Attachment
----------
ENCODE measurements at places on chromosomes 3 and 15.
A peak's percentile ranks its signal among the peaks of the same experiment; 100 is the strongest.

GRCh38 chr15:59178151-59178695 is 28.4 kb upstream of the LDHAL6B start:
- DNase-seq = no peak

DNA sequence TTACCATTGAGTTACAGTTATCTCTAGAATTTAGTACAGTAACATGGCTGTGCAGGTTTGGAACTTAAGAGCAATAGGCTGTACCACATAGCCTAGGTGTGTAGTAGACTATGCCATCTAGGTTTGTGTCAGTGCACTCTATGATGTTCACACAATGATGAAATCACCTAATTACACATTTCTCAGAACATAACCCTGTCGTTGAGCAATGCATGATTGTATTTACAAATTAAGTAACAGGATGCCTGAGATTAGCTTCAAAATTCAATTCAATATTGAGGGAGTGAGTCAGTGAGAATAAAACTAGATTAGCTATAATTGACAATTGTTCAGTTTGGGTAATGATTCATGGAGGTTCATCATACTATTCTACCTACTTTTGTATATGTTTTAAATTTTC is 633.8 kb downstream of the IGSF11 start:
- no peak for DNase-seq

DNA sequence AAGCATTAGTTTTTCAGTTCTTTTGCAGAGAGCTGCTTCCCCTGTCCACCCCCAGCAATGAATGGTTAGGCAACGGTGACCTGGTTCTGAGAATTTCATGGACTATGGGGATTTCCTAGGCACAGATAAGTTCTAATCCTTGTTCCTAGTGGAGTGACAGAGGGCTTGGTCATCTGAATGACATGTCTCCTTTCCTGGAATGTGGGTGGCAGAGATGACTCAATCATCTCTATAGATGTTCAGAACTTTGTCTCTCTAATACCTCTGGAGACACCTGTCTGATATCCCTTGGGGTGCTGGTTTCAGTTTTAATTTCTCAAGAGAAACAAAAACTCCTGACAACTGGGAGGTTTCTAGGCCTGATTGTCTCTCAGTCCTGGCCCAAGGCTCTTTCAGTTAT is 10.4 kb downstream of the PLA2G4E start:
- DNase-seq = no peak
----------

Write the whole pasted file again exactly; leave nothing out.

ENCODE measurements at places on chromosomes 3 and 15.
A peak's percentile ranks its signal among the peaks of the same experiment; 100 is the strongest.

GRCh38 chr15:59178151-59178695 is 28.4 kb upstream of the LDHAL6B start:
- DNase-seq = no peak

DNA sequence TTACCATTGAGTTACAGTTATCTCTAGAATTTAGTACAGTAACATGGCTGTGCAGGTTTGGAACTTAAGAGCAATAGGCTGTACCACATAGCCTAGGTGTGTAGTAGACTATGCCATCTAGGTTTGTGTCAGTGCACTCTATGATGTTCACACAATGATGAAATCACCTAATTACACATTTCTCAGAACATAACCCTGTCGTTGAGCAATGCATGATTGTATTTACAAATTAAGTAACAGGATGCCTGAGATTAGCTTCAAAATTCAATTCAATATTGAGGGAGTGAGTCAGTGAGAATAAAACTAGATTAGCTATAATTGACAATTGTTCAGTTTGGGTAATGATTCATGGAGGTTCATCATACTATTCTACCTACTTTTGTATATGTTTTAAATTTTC is 633.8 kb downstream of the IGSF11 start:
- no peak for DNase-seq

DNA sequence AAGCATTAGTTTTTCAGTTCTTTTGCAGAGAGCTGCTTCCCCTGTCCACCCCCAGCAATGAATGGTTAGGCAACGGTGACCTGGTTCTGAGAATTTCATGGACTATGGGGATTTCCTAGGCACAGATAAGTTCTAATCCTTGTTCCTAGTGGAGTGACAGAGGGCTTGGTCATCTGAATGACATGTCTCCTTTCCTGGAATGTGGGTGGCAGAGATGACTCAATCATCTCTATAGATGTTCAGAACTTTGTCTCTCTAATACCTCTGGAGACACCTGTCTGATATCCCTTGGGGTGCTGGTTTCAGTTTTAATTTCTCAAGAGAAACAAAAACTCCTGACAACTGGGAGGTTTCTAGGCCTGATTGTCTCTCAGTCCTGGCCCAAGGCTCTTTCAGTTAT is 10.4 kb downstream of the PLA2G4E start:
- DNase-seq = no peak